Soham Theatre Group is all ready to showcase two plays, dedicated to International Women’s Day and World Theatre Day

Aga Aga Sunbai! Kay Mhanta Sasubai? traces the evolution of the relationship between mothers and daughters-in-law over time
A still from Natak Baste Aahe
A still from Natak Baste Aahe

On the occasion of Inter national Women’s Day today and upcoming World Theatre Day, city-based Soham Theatre Group is gearing up to showcase a double bill of Marathi plays namely Aga Aga Sunbai! Kay Mhanta Sasubai? written by Mrinalini Chitale and Natak Baste Aahe penned by VV Shirwadkar, respectively.

Aga Aga Sunbai! Kay Mhanta Sasubai? traces the evolution of the relationship between mothers and daughters-in-law over time. The play is divided into four phases, each showcasing a different era and the evolving relationship between a mother and her daughter-in-law. The first phase will highlight the issue of child marriage, where the young daughter-in-law is not even allowed to study. In the next phase, the daughter-in-law manages to study. The third phase will feature an educated daughter-in-law who wants to step out for work. The last phase features a better understanding between the duo, where the mother-in-law knows her boundaries and the daughter-in-law also adjusts a bit.

Director Suhas Barve says, “The play aims at providing today’s youth with a deeper understanding of society and the challenges their parents may have faced.”

Suhas, who predominantly directs Hindi plays, finds joy in directing Marathi dramas, his mother tongue. He appreciates Hyderabad’s inclusive theatre scene, noting that it welcomes talents from all backgrounds, despite language barriers. He believes that putting up Marathi plays is not a significant challenge in such a diverse and welcoming environment. “The play is likely to resonate with many Maharashtrians who have settled in Hyderabad due to work, providing them with a sense of familiarity and connection to their roots,” he shares.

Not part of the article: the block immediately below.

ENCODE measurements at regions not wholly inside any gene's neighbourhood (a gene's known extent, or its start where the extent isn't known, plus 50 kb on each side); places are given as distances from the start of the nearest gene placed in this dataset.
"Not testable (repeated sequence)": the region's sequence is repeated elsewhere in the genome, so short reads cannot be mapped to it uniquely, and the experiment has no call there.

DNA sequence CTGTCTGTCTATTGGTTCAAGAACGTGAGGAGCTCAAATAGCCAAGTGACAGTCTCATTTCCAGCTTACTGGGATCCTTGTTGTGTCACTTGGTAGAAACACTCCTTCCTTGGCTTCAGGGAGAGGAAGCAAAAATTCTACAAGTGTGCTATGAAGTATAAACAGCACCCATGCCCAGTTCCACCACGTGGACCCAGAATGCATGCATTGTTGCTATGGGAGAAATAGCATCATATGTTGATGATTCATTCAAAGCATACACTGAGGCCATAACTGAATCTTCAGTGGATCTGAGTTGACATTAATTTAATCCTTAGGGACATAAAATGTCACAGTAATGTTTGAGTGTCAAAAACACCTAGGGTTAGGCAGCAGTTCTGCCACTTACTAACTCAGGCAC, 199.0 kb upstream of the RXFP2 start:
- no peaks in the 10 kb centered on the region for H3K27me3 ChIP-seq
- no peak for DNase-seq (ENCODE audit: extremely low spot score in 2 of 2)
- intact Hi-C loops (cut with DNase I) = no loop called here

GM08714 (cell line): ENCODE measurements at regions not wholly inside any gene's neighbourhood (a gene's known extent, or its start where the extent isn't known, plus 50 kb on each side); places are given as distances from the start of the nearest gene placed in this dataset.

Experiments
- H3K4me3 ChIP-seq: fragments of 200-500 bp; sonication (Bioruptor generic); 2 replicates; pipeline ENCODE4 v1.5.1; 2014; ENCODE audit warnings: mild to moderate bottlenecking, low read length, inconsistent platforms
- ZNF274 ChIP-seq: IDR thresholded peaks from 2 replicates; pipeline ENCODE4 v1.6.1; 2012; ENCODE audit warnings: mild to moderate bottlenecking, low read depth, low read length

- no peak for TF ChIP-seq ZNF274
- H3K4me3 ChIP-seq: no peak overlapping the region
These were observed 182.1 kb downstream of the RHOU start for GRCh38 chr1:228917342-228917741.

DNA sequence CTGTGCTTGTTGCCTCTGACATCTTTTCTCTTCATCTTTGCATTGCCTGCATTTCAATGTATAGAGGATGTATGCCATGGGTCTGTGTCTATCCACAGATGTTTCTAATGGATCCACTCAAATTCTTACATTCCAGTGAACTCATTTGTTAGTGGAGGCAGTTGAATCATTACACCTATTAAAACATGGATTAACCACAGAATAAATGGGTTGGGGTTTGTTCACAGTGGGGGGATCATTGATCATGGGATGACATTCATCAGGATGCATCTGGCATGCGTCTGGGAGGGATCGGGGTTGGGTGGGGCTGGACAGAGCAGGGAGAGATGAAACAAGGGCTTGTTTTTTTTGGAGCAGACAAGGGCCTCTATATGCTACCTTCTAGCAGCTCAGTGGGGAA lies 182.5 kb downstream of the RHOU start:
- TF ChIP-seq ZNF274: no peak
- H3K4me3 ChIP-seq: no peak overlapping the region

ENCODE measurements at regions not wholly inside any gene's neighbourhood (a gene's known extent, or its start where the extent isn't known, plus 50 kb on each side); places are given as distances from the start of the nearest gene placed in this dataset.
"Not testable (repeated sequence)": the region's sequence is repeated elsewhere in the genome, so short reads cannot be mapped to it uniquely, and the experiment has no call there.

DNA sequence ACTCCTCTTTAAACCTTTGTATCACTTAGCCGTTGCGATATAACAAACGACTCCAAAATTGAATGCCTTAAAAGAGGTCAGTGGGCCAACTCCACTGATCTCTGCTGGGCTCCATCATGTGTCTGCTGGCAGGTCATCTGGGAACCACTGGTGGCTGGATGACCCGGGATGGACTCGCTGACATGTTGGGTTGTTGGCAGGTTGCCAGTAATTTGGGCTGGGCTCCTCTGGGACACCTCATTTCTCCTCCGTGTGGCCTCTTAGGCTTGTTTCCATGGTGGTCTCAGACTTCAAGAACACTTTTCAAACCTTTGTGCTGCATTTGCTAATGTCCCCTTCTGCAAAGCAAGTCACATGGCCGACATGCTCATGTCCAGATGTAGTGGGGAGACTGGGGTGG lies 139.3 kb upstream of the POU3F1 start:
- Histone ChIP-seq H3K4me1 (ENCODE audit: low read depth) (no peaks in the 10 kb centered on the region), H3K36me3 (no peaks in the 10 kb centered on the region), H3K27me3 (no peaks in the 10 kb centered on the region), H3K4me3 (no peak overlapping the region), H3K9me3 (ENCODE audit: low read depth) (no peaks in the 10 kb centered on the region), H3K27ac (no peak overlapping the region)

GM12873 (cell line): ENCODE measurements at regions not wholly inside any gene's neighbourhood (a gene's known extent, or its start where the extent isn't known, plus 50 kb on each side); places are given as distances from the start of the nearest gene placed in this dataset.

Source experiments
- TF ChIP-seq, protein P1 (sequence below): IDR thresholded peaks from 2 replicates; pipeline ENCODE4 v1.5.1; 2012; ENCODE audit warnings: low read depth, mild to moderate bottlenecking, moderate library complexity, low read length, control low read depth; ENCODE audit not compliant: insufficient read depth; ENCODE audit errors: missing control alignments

Aditi Vishal Pangarkar, who plays a narrator, connecting the eras (phases), shares, “The times were challenging for women, and many had to fight for independence, paving the way for the current generation's freedom to pursue any career path. The story serves as a valuable lesson for young girls today, showcasing the struggles and triumphs of their predecessors.”

The cast of the play Aga Aga Sunbai! Kay Mhanta Sasubai?
The cast of the play Aga Aga Sunbai! Kay Mhanta Sasubai?

The other play, Natak Baste Aahe is a comedy of errors, a play within a play, where a theatre group attempts a grand rehearsal of the Ramayana. However, everything goes awry as the main actors fail to show up, leaving only the actress playing Goddess Sita. The one act play follows the backstage artistes as they scramble to set up the stage, only to find themselves onstage when the curtain unexpectedly rises. Chaos ensues, with only the director and the actress attending the final rehearsal, leading to hilarious confusion.

Sarang Pokhare, who will be portraying the role of Sahadhu (a peon) in the play, shares, “Sahadhu, despite his limited authority, is characterised by his laziness and a carefree attitude towards his job.” However, his presence is crucial in injecting humour into the drama.” There are instances where Sahadhu will be seen intentionally annoying the director and other characters. Overall, it is a fun ride leaving the viewers entertained.

Tickets at Rs 200. March 9, 8 pm.

At Lamakaan, Banjara Hills.

Mail ID: sakshisuresh.k@newindianexpress.com

Twitter: @kaithwas_sakshi

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